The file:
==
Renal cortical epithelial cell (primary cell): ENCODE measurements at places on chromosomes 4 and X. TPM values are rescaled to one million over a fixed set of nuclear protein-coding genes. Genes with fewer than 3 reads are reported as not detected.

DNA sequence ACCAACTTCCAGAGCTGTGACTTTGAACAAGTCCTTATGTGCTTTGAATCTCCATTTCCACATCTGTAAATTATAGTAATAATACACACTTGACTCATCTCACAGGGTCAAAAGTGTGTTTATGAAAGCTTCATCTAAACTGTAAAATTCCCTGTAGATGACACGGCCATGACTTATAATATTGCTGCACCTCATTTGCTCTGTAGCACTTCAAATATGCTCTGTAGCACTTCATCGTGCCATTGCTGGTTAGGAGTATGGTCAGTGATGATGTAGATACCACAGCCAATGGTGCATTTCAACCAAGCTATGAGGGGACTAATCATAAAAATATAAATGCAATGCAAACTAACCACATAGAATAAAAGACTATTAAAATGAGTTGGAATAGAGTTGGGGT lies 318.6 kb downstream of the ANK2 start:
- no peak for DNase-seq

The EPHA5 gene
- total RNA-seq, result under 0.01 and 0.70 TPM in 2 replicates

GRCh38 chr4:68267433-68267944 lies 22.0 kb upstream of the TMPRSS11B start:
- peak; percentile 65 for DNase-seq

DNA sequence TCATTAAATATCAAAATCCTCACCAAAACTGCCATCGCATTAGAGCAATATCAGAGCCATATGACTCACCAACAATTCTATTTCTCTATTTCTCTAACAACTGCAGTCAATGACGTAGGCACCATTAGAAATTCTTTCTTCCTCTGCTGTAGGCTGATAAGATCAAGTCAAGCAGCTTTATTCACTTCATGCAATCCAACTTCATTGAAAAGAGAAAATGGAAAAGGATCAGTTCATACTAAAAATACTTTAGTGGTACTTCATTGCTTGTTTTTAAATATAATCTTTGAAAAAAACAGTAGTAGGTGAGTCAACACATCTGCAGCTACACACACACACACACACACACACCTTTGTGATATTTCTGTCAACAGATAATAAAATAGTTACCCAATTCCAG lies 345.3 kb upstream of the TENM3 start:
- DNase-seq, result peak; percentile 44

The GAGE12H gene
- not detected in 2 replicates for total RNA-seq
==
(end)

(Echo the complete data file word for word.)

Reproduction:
Renal cortical epithelial cell (primary cell): ENCODE measurements at places on chromosomes 4 and X. TPM values are rescaled to one million over a fixed set of nuclear protein-coding genes. Genes with fewer than 3 reads are reported as not detected.

DNA sequence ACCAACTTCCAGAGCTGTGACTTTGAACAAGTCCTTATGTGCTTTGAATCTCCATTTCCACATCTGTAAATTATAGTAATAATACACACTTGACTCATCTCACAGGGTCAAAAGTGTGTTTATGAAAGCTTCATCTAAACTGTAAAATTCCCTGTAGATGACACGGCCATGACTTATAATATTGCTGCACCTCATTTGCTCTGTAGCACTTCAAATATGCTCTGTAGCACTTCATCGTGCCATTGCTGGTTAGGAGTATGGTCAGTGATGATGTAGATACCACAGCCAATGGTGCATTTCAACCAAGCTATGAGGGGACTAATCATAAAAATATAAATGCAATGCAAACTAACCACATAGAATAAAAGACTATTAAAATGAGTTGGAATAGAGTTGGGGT lies 318.6 kb downstream of the ANK2 start:
- no peak for DNase-seq

The EPHA5 gene
- total RNA-seq, result under 0.01 and 0.70 TPM in 2 replicates

GRCh38 chr4:68267433-68267944 lies 22.0 kb upstream of the TMPRSS11B start:
- peak; percentile 65 for DNase-seq

DNA sequence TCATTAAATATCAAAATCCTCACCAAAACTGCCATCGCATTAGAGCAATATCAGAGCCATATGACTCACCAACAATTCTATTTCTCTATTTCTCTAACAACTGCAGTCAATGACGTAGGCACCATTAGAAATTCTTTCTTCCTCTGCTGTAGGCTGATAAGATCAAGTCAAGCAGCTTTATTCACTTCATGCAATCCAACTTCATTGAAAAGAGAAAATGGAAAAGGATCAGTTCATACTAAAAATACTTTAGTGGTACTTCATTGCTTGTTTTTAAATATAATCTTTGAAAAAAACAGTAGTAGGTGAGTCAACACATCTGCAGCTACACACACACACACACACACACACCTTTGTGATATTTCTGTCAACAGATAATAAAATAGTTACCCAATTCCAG lies 345.3 kb upstream of the TENM3 start:
- DNase-seq, result peak; percentile 44

The GAGE12H gene
- not detected in 2 replicates for total RNA-seq